1. 1. A iron instrument which is attached to a ship by a cable (rope or chain), and which, being cast overboard, lays hold of the earth by a fluke or hook and thus retains the ship in a particular station. The common anchor consists of a straight bar called a shank, having at one end a transverse bar called a stock, above which is a ring for the cable, and at the other end the crown, from which branch out two or more arms with flukes, forming with the shank a suitable angle to enter the ground. Formerly the largest and strongest anchor was the sheet anchor (hence, Fig, best hope or last refuge), called also waist anchor. Now the bower and the sheet anchor are usually alike. Then came the best bower and the small bower (so called from being carried on the bows). The stream anchor is one fourth the weight of the bower anchor. Kedges or kedge anchors are light anchors used in warping. 2. Any instrument or contrivance serving a purpose like that of a ship's anchor, as an arrangement of timber to hold a dam fast; a contrivance to hold the end of a bridge cable, or other similar part; a contrivance used by founders to hold the core of a mold in place. 3. That which gives stability or security; that on which we place dependence for safety. "Which hope we have as an anchor of the soul." (Heb. Vi. 19) 4. An emblem of hope. 5. A metal tie holding adjoining parts of a building together. Carved work, somewhat resembling an anchor or arrowhead; a part of the ornaments of certain moldings. It is seen in the echinus, or egg-and-anchor (called also egg-and-dart, egg-and-tongue) ornament. 6. One of the anchor-shaped spicules of certain sponges; also, one of the calcareous spinules of certain Holothurians, as in species of Synapta. Anchor ice. See Ice. Anchor ring. The crossbar at the top of the shank at right angles to the arms. The anchor comes home, when it drags over the bottom as the ship drifts. Foul anchor, the anchor when it hooks, or is entangled with, another anchor, or with a cable or wreck, or when the slack cable entangled. The anchor is acockbill, when it is suspended perpendicularly from the cathead, ready to be let go. The anchor is apeak, when the cable is drawn in do tight as to bring to ship directly over it. The anchor is atrip, or aweigh, when it is lifted out of the ground. The anchor is awash, when it is hove up to the surface of the water. At anchor, anchored. To back an anchor, to increase the holding power by laying down a small anchor ahead of that by which the ship rides, with the cable fastened to the crown of the latter to prevent its coming home. To cast anchor, to drop or let go an anchor to keep a ship at rest. To cat the anchor, to hoist the anchor to the cathead and pass the ring-stopper. To fish the anchor, to hoist the flukes to their resting place (called the bill-boards), and pass the shank painter. To weigh anchor, to heave or raise the anchor so as to sail away. Origin: OE. Anker, AS. Ancor, oncer, L. Ancora, sometimes spelt anchora, fr. Gr, akin to E. Angle: cf. F. Ancre. See Angle. Source: Websters Dictionary (01 Mar 1998)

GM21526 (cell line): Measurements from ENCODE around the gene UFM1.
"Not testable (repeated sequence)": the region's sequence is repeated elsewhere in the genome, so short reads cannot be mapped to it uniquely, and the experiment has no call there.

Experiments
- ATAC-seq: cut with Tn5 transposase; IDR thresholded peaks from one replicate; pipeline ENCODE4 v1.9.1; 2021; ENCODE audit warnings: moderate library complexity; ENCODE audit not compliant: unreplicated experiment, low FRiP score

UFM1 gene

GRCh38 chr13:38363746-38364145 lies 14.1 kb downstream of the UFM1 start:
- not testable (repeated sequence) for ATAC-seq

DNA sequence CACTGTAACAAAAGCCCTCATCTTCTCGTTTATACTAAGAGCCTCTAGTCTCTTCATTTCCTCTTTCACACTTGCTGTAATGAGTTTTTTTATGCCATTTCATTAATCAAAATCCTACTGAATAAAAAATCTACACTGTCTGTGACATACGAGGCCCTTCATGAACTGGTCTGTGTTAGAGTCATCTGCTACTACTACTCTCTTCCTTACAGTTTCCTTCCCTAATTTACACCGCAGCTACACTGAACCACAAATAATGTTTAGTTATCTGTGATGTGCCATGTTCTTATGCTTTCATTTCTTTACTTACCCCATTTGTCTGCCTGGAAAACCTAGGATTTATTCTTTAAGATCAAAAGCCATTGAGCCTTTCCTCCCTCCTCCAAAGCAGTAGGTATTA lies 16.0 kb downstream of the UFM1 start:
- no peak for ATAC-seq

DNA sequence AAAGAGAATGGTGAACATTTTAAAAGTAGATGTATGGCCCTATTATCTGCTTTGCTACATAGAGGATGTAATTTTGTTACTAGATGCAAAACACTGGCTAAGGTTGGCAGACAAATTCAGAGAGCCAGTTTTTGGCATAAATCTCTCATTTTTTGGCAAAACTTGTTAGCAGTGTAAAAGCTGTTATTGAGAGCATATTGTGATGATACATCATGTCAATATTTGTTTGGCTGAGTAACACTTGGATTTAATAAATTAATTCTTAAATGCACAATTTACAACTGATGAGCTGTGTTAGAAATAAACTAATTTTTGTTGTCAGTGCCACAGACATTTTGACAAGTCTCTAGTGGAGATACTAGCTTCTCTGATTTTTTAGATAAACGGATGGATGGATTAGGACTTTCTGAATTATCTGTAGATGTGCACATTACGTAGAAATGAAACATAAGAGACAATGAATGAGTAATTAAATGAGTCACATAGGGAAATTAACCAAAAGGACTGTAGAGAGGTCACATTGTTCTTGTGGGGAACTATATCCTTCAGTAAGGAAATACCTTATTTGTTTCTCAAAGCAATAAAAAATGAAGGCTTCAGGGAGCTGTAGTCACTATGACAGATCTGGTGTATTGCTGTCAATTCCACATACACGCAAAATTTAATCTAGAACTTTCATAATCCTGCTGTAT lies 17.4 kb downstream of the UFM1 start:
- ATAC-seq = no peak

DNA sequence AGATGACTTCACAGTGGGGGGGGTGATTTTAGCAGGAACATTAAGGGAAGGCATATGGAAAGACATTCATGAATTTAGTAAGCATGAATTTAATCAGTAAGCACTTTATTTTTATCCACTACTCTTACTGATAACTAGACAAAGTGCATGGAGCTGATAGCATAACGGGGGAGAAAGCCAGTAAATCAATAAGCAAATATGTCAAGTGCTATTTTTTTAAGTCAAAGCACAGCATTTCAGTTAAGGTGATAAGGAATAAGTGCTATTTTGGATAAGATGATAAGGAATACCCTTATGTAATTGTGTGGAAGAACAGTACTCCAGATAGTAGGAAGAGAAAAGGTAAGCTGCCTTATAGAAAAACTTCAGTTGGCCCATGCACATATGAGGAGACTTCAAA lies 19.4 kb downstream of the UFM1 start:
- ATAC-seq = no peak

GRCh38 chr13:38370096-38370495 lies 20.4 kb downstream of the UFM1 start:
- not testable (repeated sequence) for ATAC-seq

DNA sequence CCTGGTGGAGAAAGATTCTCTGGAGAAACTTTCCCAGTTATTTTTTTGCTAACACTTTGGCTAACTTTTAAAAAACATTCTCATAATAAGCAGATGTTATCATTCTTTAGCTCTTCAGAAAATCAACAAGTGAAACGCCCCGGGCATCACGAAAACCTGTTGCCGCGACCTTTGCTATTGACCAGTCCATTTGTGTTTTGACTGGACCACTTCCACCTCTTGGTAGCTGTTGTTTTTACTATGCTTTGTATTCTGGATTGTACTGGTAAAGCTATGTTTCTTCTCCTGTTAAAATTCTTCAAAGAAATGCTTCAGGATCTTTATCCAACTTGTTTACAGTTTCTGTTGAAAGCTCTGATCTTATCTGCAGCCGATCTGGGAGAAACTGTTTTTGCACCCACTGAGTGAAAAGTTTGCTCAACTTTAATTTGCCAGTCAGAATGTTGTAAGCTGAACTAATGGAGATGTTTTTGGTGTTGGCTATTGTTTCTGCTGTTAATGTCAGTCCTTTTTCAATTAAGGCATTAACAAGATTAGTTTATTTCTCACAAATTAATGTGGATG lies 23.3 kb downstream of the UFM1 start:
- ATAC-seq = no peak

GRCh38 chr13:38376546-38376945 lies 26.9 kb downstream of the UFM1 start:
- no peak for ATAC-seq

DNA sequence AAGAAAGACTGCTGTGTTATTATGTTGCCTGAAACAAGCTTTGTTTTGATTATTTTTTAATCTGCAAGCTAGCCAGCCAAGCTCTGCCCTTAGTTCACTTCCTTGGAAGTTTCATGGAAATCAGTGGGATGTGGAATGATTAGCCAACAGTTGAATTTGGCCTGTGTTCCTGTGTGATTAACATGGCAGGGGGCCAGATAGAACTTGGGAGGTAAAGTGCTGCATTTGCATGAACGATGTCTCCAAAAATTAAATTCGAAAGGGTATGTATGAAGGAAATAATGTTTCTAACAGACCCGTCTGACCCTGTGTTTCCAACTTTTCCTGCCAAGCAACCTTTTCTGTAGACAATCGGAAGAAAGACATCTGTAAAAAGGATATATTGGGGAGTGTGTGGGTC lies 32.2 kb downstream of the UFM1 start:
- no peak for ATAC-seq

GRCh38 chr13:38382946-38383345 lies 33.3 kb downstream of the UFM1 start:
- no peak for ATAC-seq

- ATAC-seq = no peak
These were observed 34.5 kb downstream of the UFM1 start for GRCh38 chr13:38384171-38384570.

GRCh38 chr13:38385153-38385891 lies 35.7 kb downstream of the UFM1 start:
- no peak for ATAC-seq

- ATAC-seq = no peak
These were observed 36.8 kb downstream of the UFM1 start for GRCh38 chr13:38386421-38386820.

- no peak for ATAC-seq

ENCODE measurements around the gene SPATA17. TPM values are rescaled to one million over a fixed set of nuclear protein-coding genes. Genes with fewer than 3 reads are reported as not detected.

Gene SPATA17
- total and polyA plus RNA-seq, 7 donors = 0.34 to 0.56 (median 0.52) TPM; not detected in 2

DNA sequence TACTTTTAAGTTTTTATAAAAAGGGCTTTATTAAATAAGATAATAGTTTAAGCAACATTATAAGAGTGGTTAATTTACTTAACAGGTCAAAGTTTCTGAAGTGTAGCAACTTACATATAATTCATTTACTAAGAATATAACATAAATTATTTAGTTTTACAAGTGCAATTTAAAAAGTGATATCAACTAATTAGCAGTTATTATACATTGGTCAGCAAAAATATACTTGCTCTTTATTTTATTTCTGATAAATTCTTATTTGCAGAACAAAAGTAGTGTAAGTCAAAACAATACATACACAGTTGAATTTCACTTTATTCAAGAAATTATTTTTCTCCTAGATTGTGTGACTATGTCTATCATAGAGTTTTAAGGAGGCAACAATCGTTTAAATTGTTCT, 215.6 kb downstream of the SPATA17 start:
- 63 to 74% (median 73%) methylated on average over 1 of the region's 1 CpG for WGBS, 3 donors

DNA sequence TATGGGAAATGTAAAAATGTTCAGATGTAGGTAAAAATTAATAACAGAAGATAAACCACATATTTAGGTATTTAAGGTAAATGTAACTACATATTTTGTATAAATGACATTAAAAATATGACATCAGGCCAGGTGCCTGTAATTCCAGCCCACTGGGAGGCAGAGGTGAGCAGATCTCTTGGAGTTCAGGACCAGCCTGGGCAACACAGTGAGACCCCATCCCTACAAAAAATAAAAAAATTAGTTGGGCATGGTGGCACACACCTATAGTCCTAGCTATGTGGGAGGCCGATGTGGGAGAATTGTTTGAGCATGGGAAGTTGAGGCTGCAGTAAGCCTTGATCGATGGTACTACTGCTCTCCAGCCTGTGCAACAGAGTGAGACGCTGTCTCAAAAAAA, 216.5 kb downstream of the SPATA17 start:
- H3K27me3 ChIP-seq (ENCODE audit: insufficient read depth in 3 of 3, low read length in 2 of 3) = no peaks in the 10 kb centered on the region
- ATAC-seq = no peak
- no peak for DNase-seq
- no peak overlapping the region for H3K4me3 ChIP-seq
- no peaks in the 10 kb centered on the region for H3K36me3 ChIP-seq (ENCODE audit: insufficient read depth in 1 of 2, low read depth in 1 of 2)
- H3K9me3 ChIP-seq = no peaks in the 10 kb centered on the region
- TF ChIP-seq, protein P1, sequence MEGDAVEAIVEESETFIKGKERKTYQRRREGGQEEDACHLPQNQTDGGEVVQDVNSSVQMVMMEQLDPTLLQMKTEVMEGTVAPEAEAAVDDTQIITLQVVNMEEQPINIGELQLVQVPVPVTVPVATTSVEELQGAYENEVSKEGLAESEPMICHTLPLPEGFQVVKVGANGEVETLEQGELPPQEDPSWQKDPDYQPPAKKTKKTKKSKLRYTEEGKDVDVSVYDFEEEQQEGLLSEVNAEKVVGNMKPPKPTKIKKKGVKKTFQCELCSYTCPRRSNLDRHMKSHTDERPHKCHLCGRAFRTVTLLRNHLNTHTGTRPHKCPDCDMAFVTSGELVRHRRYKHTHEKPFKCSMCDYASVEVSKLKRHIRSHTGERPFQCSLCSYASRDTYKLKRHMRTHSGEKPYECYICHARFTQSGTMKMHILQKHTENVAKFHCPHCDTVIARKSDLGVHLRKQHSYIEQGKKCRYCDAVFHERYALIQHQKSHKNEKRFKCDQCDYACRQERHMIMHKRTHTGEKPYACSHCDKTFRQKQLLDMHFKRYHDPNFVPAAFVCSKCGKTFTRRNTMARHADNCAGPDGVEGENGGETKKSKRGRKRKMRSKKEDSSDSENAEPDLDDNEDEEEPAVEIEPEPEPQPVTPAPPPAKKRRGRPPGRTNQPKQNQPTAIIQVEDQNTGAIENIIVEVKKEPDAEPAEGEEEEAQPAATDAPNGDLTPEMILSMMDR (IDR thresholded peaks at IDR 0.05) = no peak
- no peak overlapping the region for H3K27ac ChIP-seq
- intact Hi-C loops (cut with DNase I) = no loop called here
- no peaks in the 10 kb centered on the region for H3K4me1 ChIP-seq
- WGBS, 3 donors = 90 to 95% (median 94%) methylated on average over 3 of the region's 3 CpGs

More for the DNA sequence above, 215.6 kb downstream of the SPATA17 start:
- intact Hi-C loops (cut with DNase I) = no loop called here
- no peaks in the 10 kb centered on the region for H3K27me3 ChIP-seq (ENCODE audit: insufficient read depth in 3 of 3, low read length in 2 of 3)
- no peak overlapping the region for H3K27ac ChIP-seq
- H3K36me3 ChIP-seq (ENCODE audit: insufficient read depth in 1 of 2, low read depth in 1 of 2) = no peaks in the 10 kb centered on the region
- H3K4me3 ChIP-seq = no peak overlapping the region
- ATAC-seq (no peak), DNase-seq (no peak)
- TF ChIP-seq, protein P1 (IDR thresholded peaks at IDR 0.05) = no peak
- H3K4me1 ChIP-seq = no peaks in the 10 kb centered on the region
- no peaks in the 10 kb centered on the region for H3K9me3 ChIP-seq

Anchor Pictures